I’m going to make a huge generalization and say that the people who buy companies are number guys (and gals). Over at The Value Builder System we coach owners on how to prepare their businesses for sale and we explain that acquirers care about objective attributes. They understand balance sheets and know their way around a pivot table. The people who buy businesses on behalf of companies often went to business school and are trained to be objective, dispassionate mercenaries, which is why they may discount or dismiss the value of your company name, logo and reputation.
However short-sighted you think their views are, you may not get very far trying to convince a financial buyer to pay for something as intangible as your company’s name. Instead of fighting their natural tendencies, consider taking advantage of their position by licensing the use of your name for a stake in future deals it makes possible.
How Carl Gould Got Paid For His Company Name
In the early 2000s, Carl Gould gained notoriety in New Jersey for building upscale modular and log homes under the banner Outdoor Imaging. Gould invested heavily in growing his reputation in the New Jersey market. He was a regular exhibitor at industry shows and had advertised in the phone book for years. Gould had printed and distributed brochures featuring his company name and phone number which were on refrigerators and in drawers of homes all over the state.
When Gould went to sell his business, the buyer wanted his hard assets and for Gould to sign over the development contracts he had commitments on, but the buyer did not want to take Gould’s company name.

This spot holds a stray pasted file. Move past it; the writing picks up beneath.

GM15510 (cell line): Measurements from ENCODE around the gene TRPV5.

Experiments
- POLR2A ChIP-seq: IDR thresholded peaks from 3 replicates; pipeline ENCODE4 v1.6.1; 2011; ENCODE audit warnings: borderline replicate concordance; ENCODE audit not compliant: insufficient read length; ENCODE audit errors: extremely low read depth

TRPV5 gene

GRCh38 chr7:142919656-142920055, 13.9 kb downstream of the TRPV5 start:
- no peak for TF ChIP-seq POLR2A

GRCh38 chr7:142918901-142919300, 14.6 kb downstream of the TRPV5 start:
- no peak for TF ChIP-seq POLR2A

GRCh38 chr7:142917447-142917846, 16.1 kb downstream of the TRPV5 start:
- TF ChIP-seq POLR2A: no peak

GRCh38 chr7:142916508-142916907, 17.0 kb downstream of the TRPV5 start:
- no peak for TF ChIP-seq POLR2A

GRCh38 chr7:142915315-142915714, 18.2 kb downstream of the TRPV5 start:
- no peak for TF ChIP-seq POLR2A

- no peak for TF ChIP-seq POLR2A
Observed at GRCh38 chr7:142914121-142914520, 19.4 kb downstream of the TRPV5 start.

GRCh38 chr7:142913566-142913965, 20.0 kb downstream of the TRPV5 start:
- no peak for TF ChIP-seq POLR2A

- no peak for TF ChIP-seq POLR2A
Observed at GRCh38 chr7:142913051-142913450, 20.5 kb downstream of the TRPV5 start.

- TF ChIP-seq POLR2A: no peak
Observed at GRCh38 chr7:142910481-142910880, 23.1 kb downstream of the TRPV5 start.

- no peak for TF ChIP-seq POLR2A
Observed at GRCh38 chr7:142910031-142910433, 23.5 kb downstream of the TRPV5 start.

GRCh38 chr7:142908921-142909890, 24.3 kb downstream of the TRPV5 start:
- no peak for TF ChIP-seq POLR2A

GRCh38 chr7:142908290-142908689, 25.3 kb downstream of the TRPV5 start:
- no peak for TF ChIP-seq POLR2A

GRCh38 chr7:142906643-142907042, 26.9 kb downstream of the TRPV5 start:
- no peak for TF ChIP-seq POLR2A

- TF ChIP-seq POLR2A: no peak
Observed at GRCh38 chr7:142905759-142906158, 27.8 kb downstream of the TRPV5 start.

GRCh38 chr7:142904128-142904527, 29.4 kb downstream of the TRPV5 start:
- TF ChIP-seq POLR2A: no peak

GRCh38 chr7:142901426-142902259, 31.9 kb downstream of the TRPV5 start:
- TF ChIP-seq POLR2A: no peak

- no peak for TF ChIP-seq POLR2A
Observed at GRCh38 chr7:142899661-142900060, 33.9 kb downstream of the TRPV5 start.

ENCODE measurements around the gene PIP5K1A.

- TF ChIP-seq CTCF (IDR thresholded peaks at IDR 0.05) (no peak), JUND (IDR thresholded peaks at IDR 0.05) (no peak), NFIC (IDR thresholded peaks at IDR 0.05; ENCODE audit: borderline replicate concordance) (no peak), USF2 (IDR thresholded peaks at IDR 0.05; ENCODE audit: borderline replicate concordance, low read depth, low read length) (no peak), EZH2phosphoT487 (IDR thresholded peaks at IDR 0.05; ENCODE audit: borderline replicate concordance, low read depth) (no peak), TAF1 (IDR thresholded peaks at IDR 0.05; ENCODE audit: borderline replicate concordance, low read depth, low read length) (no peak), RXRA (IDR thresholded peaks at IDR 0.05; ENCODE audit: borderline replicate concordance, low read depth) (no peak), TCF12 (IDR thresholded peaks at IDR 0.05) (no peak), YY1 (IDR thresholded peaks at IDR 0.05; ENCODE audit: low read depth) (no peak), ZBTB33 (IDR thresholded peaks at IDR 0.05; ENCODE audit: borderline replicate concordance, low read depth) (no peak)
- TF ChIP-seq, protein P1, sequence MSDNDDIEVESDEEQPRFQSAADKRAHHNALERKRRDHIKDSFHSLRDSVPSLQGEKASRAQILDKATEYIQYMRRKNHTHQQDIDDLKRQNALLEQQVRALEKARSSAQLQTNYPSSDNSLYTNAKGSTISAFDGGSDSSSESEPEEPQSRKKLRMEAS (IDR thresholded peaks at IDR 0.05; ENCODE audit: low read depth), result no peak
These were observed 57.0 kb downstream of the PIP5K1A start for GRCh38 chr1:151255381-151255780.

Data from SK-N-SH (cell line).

Instead of pleading with the acquirer to value the brand he had built, Gould saw an opportunity. He struck a deal with the acquirer that paid him approximately 10% of any deals that came in from people calling the old phone number he had been advertising for years.
The acquirers agreed, reasoning that once Gould stopped advertising, the leads coming from the old phone number would stop.
Despite stopping all of his advertising expenditures, Gould continued to receive regular calls to his old number. He had a short call with each prospect and referred them to the new owner of his company. A few months later, a commission check would appear in his mailbox. This went on for more than five years, to the point where the total value of the commission checks Gould received exceeded the amount he sold his business for in the first place.
If an acquirer is not willing to pay for intangibles like your company’s name, logo or phone number, it may be worth coming up with a licensing program that allows you to benefit financially from the loyalty and good will you’ve built along the way. In Ep. 93 of Built to Sell Radio, I interviewed Carl about his experience getting paid for his company name.